August 19, 2011 > Veterinary & Pet News: When is the last time your cat went to the vet?
Veterinary & Pet News: When is the last time your cat went to the vet?
"Dogs come when you call them. Cats take a message and get back to you when they are good and ready." -unknown author
Without a doubt, cats are the number one pet in America. There are 82 million pet cats in the US compared to 72 million dogs. However, the number of veterinary visits for cats is declining every year compared to dogs. Veterinarians were alarmed to see a recent survey that showed that three times as many cats compared to dogs, had not seen a veterinarian within the past year.
Dogs are pack animals preferring a pack of friends rather than be loners. Dogs spend a lot of time interacting with their owners and, as a result, people are very in-tune with their dogs.
Cat fanciers admire the independent nature of cats. Cats are very good at hiding injuries and illnesses. For this reason, cats are in even more need of annual examinations to determine any hidden illness. A wellness examination conducted annually, or more often as needed, is the best insurance cat owners can have that their cat is healthy.
Unfortunately, the disparity in care of dog and cat owners is due to common myths such as:
Cats are naturally healthier and more problem free than dogs
Cats will display visible signs of illness like dogs do
Health problems in cats come from going outdoors and they can't get sick being inside
These common myths do a great disservice to the proper care of cats. Cats are masters of disguise because they hide diseases so well. We tend to see our feline patients in more advanced states of illness than their canine counterparts. The disease usually has progressed further than the symptoms exhibited by feline patients.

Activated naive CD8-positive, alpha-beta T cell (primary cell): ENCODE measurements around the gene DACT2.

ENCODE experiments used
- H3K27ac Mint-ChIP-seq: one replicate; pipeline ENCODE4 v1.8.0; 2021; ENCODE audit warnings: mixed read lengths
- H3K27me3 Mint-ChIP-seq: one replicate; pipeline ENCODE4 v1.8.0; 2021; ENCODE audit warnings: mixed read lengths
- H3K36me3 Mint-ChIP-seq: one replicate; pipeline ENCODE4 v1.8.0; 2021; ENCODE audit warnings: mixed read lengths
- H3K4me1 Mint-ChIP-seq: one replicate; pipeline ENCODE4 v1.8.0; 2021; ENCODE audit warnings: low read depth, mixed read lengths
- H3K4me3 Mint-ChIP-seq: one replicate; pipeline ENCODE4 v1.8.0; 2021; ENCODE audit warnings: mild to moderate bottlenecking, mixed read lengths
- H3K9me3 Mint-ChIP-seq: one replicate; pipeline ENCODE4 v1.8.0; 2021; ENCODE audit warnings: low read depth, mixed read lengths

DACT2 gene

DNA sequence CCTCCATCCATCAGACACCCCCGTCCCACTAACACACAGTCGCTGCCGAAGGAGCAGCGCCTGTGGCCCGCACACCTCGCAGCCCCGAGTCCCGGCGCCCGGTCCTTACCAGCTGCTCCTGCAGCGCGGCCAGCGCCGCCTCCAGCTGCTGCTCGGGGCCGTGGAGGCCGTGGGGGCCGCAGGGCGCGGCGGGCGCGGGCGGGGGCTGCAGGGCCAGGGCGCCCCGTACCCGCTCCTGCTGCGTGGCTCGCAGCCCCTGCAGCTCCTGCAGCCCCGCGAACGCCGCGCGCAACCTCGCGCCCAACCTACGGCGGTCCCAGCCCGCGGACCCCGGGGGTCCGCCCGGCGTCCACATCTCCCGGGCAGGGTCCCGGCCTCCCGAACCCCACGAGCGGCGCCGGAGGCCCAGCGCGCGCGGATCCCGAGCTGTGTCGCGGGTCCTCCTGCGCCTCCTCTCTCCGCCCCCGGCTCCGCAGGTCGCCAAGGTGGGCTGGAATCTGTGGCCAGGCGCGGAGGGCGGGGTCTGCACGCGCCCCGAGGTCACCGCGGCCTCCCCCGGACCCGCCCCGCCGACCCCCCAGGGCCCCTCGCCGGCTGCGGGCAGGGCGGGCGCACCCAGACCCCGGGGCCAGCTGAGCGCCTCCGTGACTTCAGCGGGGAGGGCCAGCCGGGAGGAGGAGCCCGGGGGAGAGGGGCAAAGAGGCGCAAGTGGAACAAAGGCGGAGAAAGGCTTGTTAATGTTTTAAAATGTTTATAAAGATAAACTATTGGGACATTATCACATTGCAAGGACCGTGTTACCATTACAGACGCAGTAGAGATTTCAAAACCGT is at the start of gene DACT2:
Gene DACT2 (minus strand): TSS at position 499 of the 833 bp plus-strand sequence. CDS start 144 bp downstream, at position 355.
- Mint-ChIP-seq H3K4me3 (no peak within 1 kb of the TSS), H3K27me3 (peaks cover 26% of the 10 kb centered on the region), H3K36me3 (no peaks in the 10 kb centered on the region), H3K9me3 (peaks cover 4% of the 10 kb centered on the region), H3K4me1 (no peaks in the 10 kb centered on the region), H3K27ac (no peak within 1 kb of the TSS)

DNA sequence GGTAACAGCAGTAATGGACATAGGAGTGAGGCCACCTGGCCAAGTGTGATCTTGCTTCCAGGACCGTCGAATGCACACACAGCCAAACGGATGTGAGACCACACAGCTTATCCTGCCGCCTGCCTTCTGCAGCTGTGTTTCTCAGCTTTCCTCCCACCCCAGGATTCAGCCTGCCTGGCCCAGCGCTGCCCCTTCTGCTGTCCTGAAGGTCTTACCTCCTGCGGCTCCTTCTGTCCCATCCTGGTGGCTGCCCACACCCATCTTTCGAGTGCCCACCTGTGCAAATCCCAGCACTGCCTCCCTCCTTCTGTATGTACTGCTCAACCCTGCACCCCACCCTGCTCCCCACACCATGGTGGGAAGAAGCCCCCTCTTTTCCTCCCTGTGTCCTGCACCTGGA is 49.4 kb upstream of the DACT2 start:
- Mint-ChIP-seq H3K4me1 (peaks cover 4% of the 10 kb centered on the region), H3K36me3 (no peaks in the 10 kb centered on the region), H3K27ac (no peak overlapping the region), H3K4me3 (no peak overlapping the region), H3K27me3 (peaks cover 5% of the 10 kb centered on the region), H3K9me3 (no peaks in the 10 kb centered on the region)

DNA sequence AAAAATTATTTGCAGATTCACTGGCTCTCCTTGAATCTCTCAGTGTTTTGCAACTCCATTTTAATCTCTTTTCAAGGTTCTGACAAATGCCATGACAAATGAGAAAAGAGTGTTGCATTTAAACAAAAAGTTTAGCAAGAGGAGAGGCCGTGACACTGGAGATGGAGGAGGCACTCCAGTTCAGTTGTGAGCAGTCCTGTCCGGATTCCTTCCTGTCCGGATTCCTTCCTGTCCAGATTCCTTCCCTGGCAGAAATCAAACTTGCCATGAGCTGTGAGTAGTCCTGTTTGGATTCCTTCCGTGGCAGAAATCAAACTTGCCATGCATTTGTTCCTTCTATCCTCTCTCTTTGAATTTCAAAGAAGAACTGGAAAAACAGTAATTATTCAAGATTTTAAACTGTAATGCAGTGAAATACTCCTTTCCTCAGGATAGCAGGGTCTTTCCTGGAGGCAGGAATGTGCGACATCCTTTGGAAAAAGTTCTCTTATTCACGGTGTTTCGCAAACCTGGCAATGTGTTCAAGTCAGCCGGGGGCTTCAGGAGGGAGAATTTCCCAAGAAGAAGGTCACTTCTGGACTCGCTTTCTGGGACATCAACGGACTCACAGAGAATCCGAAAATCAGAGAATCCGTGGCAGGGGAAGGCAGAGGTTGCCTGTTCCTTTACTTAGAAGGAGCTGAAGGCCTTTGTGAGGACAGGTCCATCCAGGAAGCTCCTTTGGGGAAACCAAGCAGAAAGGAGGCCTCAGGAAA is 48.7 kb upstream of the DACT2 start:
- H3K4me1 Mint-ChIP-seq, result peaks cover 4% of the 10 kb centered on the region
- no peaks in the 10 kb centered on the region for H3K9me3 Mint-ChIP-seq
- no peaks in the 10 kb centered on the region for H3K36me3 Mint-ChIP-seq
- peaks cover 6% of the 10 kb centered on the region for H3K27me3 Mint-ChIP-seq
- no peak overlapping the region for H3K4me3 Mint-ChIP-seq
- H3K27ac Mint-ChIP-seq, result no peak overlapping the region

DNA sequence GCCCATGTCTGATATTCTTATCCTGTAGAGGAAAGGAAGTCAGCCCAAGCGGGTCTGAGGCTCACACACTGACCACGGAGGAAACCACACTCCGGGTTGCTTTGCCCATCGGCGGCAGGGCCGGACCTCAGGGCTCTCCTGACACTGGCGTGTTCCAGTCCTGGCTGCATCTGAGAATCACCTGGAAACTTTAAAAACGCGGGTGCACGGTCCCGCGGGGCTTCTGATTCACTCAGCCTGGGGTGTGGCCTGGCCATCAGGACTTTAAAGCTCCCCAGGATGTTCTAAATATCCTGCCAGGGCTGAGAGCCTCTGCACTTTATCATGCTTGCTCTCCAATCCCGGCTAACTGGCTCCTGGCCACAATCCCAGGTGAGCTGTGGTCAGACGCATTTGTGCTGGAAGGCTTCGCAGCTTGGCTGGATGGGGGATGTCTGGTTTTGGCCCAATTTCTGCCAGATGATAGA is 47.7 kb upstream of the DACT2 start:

The other reason many pet owners cite for not taking their cats to the veterinarian is the difficulty in getting cats into carriers and dealing with a stressed cat in the car and later at the veterinary clinic.
It's important to minimize stress for cats and desensitizing them by following the following guidelines:
Perform "mini exams" at home to get your kitty used to being handled. Try to touch the ears, feet, tummy, etc. to get her used to being handled.
Try dry runs to the veterinarian by placing your cat in a cat carrier, driving around the block to get used to the trip and desensitizing her.
Cats are smart at hiding when they see the cat carrier. Get your cat used to seeing the carrier at least a few weeks before you visit the veterinarian. It may also be desirable to provide positive reinforcement by offering treats or other rewards in their cat carrier so they associate good times with the carrier.
As a team, we can work collaboratively to ensure that our feline friends get the care they need; they deserve to live a long, happy, and healthy life.
Dr Raj Salwan is a second generation Veterinarian and has been around Veterinary Medicine for over 23 years. His interests include Internal Medicine, Surgery, Emergency/Acute Care, and general small animal practice. He currently works at American Animal Care in Fremont and can be reached via email at firstname.lastname@example.org or www.americananimalcare.com.